The Giver

Lowry, Lois. The Giver. New York: Random House Children’s Books, 1993.
ISBN: 0440237688 pbk.
$ 6.50

Reader’s Annotation:
A classic utopian tale that follows the actions of one young boy caught in a world that only looks perfect.

What does it mean to be the Giver? Jonas is about to find out. Jonas has spent his whole life in the community. His life has held no pain, no fear, no war, and no choices. Every part of his everyday is carefully orchestrated so that he never has a disagreeable moment. When Jonas turns twelve he receives his first surprise. Jonas is picked to become the next Giver.

Being the Giver involves pain, it involves fear, and it involves choice. Those choices are plainly illustrated to Jonas with his first communication from the Giver. He is informed that he can lie and that he is allowed to be rude. Yet, the Giver carries a great burden for he may not take pain medication, he may not share his dreams, and above all else he may not apply for release.

But what is that the Giver does? What does he give? Jonas will soon find out the duties of the Giver. He will find that his new duties involve something more than giving. They involve holding a new knowledge. Will Jonas be able to handle his new assignment? He must for he is The Giver.

A Boston Globe- Horn Book Honor Book
An ALA Best Book for Young Adults
An ALA Notable Book for Children
Winner of the Regina Medal
A Booklist Editor’s Choice
A School Library Journal Best Book of the Year

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Paolini, Christopher. Eragon. New York: Random House, 2002.
ISBN: 044023848x pbk.
$ 6.99

Reader’s Annotation:
This fantastic tale follows a young farm boy who finds a dragon stone.

Eragon is just a poor farm boy hoping to find some food, but what he finds instead will change his world, his destiny, and your reality. Experience the transformation in: Eragon.

-Parallels to other fantasy most notably Tolken
-A quest
-Movie tie-in
-Coming of Age
-Set in an imaginary kingdom with Elves, Dwarves, Dragons
-Source of power Dragon/Sword
-Similar to King Arthur tale and others- fostered child ignorant of true destiny
-Good versus Evil dynamic
-Teacher student dynamic with Brom the storyteller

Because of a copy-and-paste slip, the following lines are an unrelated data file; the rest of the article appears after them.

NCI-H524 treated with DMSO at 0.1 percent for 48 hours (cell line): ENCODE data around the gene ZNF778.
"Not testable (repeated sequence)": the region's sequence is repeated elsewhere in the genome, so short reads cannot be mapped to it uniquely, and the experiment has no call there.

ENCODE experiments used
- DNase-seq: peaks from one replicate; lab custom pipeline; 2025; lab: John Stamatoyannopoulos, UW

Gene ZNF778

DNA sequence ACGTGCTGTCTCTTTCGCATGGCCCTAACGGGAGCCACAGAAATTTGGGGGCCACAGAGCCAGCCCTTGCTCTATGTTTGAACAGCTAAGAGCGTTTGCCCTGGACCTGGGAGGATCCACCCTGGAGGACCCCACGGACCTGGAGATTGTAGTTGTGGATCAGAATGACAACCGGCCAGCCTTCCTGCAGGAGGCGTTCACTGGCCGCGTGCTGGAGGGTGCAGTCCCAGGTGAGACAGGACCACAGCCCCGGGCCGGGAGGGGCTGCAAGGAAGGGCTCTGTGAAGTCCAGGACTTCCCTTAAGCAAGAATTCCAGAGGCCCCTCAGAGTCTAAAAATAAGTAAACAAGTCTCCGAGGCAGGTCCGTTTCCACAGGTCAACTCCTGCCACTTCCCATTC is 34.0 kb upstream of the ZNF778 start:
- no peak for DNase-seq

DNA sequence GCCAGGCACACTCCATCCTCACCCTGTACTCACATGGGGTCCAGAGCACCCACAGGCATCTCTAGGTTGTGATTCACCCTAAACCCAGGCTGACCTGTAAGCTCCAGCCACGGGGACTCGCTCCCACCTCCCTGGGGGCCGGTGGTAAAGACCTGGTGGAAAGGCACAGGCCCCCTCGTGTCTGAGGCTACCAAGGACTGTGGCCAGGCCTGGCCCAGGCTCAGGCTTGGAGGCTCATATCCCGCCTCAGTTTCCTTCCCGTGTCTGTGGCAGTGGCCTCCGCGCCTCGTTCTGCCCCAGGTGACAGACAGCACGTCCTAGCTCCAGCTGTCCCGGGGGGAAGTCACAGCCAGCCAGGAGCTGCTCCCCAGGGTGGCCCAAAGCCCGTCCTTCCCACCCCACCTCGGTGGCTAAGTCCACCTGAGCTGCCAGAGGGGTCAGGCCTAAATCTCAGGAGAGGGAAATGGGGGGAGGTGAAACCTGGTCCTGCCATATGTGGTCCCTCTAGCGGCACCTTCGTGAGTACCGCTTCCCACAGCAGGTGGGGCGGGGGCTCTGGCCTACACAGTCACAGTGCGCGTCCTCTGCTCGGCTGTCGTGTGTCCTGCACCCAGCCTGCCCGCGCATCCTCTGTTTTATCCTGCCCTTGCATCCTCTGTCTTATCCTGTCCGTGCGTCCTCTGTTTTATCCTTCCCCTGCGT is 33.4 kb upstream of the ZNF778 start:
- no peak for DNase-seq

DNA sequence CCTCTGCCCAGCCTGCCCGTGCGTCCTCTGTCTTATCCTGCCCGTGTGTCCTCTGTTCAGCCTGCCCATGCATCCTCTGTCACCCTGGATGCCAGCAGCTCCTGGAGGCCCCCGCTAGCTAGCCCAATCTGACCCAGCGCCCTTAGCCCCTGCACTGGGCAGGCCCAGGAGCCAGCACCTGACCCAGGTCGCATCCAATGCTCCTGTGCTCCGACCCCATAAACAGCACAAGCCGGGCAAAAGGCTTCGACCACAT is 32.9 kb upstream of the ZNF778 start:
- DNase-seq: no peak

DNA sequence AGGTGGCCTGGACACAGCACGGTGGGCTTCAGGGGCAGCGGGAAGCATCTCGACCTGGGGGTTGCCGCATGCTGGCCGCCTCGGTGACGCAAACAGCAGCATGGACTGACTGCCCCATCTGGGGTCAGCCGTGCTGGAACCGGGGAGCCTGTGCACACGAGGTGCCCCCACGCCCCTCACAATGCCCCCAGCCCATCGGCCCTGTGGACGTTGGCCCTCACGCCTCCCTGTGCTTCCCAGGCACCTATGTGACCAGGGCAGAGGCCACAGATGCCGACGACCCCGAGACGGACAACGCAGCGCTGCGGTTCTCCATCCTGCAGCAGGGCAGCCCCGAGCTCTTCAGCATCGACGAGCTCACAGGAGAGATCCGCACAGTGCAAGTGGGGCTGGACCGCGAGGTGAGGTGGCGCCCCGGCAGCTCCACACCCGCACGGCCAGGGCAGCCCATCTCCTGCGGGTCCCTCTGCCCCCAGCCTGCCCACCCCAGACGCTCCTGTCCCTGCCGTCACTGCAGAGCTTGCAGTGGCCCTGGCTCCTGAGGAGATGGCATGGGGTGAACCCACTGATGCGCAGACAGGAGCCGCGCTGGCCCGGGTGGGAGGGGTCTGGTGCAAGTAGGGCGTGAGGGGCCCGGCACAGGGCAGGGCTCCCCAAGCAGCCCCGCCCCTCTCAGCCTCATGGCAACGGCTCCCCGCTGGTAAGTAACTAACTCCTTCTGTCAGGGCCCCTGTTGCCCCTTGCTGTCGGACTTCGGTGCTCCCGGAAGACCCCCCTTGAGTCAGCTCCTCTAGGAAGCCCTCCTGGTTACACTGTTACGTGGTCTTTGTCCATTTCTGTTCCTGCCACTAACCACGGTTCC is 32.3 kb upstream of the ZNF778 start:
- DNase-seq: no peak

#1 New York Times Bestseller
#1 Publishers Weekly Bestseller
USA Today Bestseller
Wall Street Journal Bestseller
Book Sense Book of the Year

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Nix, Garth. Sabriel. New York: Harper Collins, 1995.
ISBN: 9780061474354 pbk.

Reader’s Annotation:
A young girl finds out what it truly means to harness her command over the dead when she uses her powers to save her father.

Death is scary. Dead people are creepy. But what is even scarier and creepier is when dead people do not stay dead. Welcome to Sabriel’s world. Sabriel exists in a world where the boundaries between life and death are not clear cut. The dead walk the Earth, the living walk among the dead. The boundary between life and death is policed only by an Abhorsen.

Sabriel’s dad is such an Abhorsen. He controls the dead with a set of special bells capable of imprisoning roving spirits and sending them to the underworld. When the bells show up at Sabriel’s school she knows her time has come. She must become the new Abhorsen. But what can a young girl with little training accomplish against the dark forces that have destroyed an experienced Abhorsen?

With every step Sabriel comes closer to death. She comes closer to the evil that claimed her father’s life. It is only by embracing her destiny that she will defeat her enemy. She must become Abhorsen and leave Sabriel behind.

Publisher’s Weekly Starred Review
Winner of the Aurealis Award for Best Fantasy Novel
ALA Booklist Starred Review

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Artemis Fowl

Colfer, Eoin. Artemis Fowl. New York: Hyperion Paperbacks for Children, 2001.
ISBN: 0786817070
$7.99 pbk.

Reader’s Annotation:
Artemis Fowl is a young, rich, criminal mastermind that has just found a new source of plunder in the magical realm.